Over the past six years, Camarillo Health Care District has added a variety of evidence-based programs and services, along with master level training certification, to the array of other community-health programs offered. The Partnership to Improve Transitions program utilized the Care Transitions Intervention®, developed by Eric Coleman at the University of Colorado.  This model speaks to the federal Triple Aim of “simultaneously improving the health of the population, enhancing the experience and outcomes of the patient, and reducing per capita cost of care for the benefit of communities” and has resulted in reduced hospital readmissions, created net cost savings, and showed that patients reported a better quality of life and improved functional status.
 

A 30-day intervention in this partnership program was defined as:

  • One home visit by trained health promotion coach 
  • Three follow-up calls 
  • Home safety evaluation
  • Health risk assessment
  • Pharmaceutical review through HomeMeds, a nationally recognized evidence-based program providing medication risk screening by pharmacist
  • In-home psychosocial, environmental, cognitive, and functional assessments
  • Short and long-term care/service coordination that includes individual social and behavioral determinants of health, provision of nutritious meal service, knowledge of self-care, medication adherence, transportation, and other service to help reduce barriers to benefits
  • Caregiver support services and education
  • The patient’s choice of related evidence-based classes offered by the district

As with anything, theory and application can be very different!  As this particular target population was among the frailest and most medically complex, interventions frequently required more than the 30-day intervention plan. Some required months of addressing social determinants of health before even beginning to address disease and care management issues, like Bob’s story:   


Bob, age 77, was failing to manage his Type 2 diabetes, HTN, foot wound, weakness and Stage 3 kidney disease. His case opened in the fall of 2017 and didn’t close until the following July. As the health coaches made their visits and calls, they noticed that Bob was not progressing. As It turned out, it took about a month for him to trust the coach enough to share what was happening. He reported that his nephew was repeatedly breaking into his home, scaring and intimidating him, and stealing items such as his money, medications, and cell phone…to the point that Bob slept with a bat under his pillow and was declining to see his PCP or refill his medications. It was clear that multiple social determinants of health needed to be resolved before Bob would feel safe enough to focus on his health condition. The intervention health coach helped Bob initiate calls to APS, assisted with restraining orders and court visits, and facilitated getting the locks changed. That’s when things began to change for the better. The intervention coach continued to assist Bob in working with utility companies to reduce his late bills, helped him get a walker, facilitated the installation of grab bars, reading glasses, and hearing aids, and helped him navigate into physical therapy through renewed visits with his PCP. His health status stabilized.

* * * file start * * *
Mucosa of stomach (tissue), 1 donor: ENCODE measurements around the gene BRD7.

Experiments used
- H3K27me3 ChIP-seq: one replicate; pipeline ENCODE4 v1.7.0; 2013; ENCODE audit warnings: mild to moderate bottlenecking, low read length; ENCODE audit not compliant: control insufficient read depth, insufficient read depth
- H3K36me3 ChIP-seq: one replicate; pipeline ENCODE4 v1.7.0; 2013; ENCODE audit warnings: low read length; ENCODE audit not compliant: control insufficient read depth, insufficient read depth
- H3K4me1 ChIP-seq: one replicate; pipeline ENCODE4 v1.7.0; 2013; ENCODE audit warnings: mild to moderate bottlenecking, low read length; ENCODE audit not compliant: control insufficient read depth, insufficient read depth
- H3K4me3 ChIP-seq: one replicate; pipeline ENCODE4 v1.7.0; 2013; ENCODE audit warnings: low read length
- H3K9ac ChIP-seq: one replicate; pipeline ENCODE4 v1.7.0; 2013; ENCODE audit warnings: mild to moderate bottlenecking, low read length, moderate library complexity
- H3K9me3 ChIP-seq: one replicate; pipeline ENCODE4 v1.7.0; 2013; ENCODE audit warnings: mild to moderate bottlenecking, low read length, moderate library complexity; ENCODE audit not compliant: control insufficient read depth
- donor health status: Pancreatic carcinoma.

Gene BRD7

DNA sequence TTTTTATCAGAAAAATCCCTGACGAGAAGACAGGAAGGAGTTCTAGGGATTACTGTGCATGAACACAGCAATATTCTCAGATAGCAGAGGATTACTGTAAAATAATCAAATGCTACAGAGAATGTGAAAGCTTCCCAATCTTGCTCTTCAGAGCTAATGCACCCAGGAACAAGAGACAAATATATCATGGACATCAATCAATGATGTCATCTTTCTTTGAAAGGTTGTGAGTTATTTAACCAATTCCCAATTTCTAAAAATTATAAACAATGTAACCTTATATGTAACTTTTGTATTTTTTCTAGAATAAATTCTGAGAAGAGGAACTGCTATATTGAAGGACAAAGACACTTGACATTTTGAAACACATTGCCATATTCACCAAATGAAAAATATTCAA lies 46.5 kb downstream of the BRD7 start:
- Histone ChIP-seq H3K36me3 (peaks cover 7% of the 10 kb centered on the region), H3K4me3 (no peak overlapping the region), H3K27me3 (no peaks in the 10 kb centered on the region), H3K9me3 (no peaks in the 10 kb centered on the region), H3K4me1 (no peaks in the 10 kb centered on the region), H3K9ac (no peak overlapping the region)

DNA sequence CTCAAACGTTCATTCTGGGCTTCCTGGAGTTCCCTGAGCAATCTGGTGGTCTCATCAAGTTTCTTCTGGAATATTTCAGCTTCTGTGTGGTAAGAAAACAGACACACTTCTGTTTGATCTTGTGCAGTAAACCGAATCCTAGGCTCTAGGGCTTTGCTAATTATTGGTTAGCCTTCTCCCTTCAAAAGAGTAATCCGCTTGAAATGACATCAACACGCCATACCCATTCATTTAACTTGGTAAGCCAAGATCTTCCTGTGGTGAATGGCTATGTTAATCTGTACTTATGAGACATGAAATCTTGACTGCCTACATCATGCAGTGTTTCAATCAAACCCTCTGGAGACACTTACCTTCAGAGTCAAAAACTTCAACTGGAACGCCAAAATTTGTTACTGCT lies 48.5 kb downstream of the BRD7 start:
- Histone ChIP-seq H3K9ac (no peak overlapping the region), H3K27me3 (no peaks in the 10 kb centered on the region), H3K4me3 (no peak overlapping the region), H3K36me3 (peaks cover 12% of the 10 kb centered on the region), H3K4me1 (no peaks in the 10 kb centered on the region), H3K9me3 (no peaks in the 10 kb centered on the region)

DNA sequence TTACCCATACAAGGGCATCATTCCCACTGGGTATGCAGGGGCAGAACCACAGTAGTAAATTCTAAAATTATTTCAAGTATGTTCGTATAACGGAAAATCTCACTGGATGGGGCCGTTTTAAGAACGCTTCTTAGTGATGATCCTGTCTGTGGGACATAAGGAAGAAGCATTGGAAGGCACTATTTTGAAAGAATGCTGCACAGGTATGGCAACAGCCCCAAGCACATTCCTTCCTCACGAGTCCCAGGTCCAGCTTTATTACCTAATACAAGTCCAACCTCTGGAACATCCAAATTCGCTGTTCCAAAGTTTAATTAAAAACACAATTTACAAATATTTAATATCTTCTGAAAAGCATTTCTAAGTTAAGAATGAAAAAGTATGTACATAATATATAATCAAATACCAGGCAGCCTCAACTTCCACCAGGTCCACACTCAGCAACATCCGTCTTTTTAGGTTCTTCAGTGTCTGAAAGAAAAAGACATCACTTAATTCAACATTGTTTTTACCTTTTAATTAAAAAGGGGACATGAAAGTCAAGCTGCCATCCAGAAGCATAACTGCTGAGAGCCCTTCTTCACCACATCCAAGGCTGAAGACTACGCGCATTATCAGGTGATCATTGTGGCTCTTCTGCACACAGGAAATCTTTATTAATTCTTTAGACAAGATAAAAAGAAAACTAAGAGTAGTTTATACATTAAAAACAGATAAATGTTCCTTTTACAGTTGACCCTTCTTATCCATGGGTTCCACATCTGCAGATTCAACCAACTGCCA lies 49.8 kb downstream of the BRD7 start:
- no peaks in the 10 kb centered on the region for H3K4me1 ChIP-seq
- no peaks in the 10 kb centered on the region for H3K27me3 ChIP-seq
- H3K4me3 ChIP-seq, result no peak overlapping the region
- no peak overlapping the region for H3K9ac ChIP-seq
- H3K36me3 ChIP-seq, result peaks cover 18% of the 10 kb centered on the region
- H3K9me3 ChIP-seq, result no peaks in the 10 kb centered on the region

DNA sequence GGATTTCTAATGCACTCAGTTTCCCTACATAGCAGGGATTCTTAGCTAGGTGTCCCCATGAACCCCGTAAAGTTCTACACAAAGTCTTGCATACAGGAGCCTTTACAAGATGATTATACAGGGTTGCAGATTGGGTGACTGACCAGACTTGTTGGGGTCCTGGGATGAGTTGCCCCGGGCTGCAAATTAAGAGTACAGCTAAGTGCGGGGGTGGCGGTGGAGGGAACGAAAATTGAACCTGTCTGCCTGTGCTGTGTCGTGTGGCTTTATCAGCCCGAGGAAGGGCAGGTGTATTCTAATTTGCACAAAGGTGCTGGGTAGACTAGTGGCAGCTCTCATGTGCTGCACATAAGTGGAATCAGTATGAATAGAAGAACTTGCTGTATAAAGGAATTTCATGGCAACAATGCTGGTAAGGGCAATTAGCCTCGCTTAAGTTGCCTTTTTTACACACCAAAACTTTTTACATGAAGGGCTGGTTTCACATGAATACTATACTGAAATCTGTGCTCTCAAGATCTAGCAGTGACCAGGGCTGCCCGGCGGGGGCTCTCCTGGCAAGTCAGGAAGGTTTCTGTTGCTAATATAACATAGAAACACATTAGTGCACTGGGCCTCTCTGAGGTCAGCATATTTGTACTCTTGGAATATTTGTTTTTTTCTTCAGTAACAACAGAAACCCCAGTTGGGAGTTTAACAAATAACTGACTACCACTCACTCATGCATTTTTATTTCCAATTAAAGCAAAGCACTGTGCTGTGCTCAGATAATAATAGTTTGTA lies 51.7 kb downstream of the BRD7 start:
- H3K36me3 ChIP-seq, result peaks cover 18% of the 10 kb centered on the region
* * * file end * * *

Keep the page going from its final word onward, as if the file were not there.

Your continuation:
As you can see, when Bob’s untenable home environment (SDOHs) were addressed, his health status stabilized. There is no more rewarding service than to assist someone out of a dangerous downward health spiral.  The Partnership to Improve Transitions program changed Bob’s life. It also saved money and reinforced our belief in the value of addressing social determinants of health. The recorded success of addressing SDOHs in conjunction with health services makes a compelling case for broadening the overall definition of health care.